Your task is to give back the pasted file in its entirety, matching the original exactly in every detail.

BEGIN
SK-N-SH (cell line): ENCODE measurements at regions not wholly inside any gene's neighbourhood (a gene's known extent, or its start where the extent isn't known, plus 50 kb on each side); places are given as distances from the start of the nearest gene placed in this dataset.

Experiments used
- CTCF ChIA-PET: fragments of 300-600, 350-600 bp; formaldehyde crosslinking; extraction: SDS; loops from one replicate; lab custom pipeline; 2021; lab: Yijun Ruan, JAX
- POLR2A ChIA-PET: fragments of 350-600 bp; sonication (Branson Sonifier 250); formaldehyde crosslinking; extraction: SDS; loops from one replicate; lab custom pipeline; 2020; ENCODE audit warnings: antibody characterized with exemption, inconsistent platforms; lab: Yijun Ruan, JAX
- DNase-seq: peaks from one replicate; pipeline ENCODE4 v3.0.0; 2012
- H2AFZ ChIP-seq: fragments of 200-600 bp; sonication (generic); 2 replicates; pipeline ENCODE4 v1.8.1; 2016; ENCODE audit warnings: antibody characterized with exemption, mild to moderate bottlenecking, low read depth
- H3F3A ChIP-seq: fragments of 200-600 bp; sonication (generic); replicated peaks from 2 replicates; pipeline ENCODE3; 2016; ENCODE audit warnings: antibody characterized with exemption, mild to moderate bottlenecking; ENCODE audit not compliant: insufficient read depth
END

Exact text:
SK-N-SH (cell line): ENCODE measurements at regions not wholly inside any gene's neighbourhood (a gene's known extent, or its start where the extent isn't known, plus 50 kb on each side); places are given as distances from the start of the nearest gene placed in this dataset.

Experiments used
- CTCF ChIA-PET: fragments of 300-600, 350-600 bp; formaldehyde crosslinking; extraction: SDS; loops from one replicate; lab custom pipeline; 2021; lab: Yijun Ruan, JAX
- POLR2A ChIA-PET: fragments of 350-600 bp; sonication (Branson Sonifier 250); formaldehyde crosslinking; extraction: SDS; loops from one replicate; lab custom pipeline; 2020; ENCODE audit warnings: antibody characterized with exemption, inconsistent platforms; lab: Yijun Ruan, JAX
- DNase-seq: peaks from one replicate; pipeline ENCODE4 v3.0.0; 2012
- H2AFZ ChIP-seq: fragments of 200-600 bp; sonication (generic); 2 replicates; pipeline ENCODE4 v1.8.1; 2016; ENCODE audit warnings: antibody characterized with exemption, mild to moderate bottlenecking, low read depth
- H3F3A ChIP-seq: fragments of 200-600 bp; sonication (generic); replicated peaks from 2 replicates; pipeline ENCODE3; 2016; ENCODE audit warnings: antibody characterized with exemption, mild to moderate bottlenecking; ENCODE audit not compliant: insufficient read depth